Project Of The Week – InterContinental New York Barclay Hotel
This week’s instalment of the #SBIDinspire features a design project with particular grandeur. Stonehill & Taylor upheld a traditional design scheme sympathetic to the historically Federalist architecture as they crafted a hotel suite fit for royalty – or in this case, a Presidential audience.
Located on the 14th floor and newly expanded to 4,000 square-feet, the Presidential Suite features historic accents and elegant furnishings, as well as an array of artwork ranging from pastoral landscapes to Chinoiserie accent pieces. Immediately upon entrance to the space, the grand entry hallway sets the tone for the suite, with floors elaborately patterned in three types of marble. This exits dramatically into the rotunda, a bright, 12-foot-high octagonal dome that opens to the reception, fitness room, and master bedroom entryway. The living room area features gold, rich red, and pewter details with a baby grand piano as the focal point, while the bedrooms have a palette of powder blue, cream and taupe. The master bedroom leads to a spacious bathroom haven that features a steam shower and the only freestanding tub in the hotel.
SBID had the opportunity to speak with Vince Stroop, Principal with Stonehill & Taylor.
Company: Stonehill & Taylor
Project: InterContinental New York Barclay Hotel – Presidential Suite
Project Location: New York, United States
What was the client’s brief?
In 2012, Stonehill & Taylor came on board to manage the architecture and interior design of room 702 of the InterContinental New York Barclay hotel. Because the hotel has been renovated multiple times throughout the years, its style was often mismatched. Our brief was to strip the hotel back to its original intention, following a Federalist style of architecture and interior design. More specifically, we wanted to create flourishes in the Presidential Suite to distinguish it from the rest of the hotel—as a result, you’ll see lots of symmetry, millwork detailing, and the layering of materials like marble and stone.
What inspired the design of the project?
The hotel was originally built in 1926 when there was a revival of the Federalist period. We sought to return to these design principles. Take for example, the Presidential Suite’s grand entry hallway. It features a classic floor pattern created using three types of Italian marble and leads to a dramatic rotunda featuring an 11-foot-high octagonal dome and acts as the centre point of the suite which opens to several of the other main spaces.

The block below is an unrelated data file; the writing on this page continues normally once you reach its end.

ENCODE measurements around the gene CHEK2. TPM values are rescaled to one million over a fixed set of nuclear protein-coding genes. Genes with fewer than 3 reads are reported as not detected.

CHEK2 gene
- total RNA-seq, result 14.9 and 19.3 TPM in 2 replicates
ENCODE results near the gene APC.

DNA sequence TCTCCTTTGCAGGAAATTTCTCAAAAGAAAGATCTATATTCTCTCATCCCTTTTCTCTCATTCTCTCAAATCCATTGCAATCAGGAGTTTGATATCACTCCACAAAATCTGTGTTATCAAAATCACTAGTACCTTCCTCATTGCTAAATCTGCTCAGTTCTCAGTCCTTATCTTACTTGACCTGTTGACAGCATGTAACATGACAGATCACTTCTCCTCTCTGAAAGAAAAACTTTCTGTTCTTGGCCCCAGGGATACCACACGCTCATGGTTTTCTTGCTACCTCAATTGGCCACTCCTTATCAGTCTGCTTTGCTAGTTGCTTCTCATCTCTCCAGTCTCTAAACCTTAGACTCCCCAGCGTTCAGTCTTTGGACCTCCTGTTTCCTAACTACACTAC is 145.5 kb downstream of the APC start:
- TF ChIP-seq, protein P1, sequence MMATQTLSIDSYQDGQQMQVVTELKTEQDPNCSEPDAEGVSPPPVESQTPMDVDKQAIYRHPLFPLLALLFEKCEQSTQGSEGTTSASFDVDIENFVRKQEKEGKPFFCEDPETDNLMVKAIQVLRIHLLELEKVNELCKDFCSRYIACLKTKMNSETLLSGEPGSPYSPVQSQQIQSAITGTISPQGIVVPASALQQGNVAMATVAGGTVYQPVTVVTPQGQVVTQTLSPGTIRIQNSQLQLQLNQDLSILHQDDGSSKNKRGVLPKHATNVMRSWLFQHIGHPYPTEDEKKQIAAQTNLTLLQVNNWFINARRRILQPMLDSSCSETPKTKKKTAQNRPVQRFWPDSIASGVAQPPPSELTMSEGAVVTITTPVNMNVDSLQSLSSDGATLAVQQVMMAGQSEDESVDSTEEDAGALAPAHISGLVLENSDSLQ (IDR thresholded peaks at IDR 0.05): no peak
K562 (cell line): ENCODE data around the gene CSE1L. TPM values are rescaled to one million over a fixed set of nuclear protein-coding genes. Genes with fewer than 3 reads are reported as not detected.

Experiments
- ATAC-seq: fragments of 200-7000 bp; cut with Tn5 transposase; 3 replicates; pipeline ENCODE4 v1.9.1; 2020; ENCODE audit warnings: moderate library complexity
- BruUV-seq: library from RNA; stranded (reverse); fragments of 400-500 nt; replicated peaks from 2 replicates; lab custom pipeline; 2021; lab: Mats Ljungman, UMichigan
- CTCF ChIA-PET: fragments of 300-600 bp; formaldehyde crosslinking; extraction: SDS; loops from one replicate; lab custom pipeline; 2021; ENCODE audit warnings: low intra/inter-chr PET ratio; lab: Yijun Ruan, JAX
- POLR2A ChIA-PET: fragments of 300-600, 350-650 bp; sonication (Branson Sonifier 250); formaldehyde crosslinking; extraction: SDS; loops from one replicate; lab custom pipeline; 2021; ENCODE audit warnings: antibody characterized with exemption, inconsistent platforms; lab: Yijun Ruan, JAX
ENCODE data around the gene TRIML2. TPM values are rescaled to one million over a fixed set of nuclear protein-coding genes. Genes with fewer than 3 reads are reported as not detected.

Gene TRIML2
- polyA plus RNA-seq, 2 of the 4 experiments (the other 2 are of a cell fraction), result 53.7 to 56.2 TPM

What was the toughest hurdle your team overcame during the project?
The Presidential Suite is heavily used by world dignitaries and demanded the latest in technology and high security standards—it required a separate HVAC system, shatter-proof glass, bulletproof wall construction, and sound-proofing—which was tricky to reconcile with the classic nature and traditional style of the design brief.
What was your team’s highlight of the project?
This hotel is located very close to the United Nations Complex and deeply rooted in political history. Bill Clinton even ran his 1992 Presidential campaign from its very address. The real excitement however, is that former President Barack Obama has stayed in the Presidential Suite both before and after restoration and former Vice President Joe Biden was the first to occupy the suite post-renovation. Our involvement with the hotel and the suite was a labour of love, and it’s thrilling to think that it’s used and appreciated by leaders from around the world.
Why did you enter the SBID International Design Awards?
We entered the competition to bring recognition to this project and to offer the SBID audience a window in to the hotel’s design. The wider public may not have the opportunity to visit the hotel, but through this competition, they can get a glimpse of what it would be like to stay in the Presidential Suite.
Questions answered by Vince Stroop, Principal with Stonehill & Taylor.
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If you missed last week’s Project of the Week with Zebrano in the City click here to see more
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We hope you feel inspired! Let us know what inspired you #SBIDinspire